Key melanoma protein identified
More than 14,000 new cases of melanoma are estimated to have occurred in Australia and New Zealand in 2018.
Melanoma is the most common cancer in young Australians (aged 15–39), and metastasis is the primary cause of death. While there have been recent advances in targeted and immune-based treatments, advanced stage melanoma remains a clinical challenge with a particularly poor prognosis.
Now, scientists from the Centenary Institute, in collaboration with 11 other Australian research institutions, have identified protein RAB27A as a key driver of melanoma metastasis. This occurs via the secretion of pro-invasive exosomes — tiny bubble-like structures which are expelled from cells.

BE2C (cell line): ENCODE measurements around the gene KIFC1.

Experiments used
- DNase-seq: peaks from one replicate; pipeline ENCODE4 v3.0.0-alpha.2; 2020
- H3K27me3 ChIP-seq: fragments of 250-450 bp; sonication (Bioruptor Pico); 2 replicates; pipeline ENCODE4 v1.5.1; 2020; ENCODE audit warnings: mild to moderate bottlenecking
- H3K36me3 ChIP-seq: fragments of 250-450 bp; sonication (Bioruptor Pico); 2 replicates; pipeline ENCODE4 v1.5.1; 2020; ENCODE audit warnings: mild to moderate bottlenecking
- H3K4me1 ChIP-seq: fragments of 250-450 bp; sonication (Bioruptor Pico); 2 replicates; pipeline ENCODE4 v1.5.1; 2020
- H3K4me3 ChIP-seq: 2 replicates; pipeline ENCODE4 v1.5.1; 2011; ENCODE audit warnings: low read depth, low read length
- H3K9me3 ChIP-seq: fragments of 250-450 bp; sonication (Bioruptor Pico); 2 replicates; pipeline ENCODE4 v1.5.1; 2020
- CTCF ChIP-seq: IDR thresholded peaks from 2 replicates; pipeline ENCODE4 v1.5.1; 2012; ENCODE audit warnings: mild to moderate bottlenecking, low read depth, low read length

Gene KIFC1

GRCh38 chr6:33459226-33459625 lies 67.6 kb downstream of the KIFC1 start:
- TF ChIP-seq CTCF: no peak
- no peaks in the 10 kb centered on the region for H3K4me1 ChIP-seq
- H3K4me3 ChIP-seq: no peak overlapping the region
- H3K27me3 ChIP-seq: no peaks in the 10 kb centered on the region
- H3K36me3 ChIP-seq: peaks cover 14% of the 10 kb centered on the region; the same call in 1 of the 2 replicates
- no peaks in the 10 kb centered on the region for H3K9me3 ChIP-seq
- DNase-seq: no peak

During the study, the researchers discovered that silencing the expression of RAB27A reduced a certain population of exosomes delivering pro-invasion messages, which led to reduced metastasis.
Dajiang Guo, lead author and PhD researcher in Centenary’s Immune Imaging Program, said the discovery provides a new way through which researchers can better target and treat melanoma.
“From our findings, we propose RAB27A is a novel prognostic factor, which means it could provide clinicians with a new way to determine a melanoma patient’s future health outcome,” Guo said.
“We also believe it could provide a brand new therapeutic target for the prevention of metastasis, which would improve the efficacy of future treatments. This is significant because metastasis is the main cause of death in melanoma patients.”
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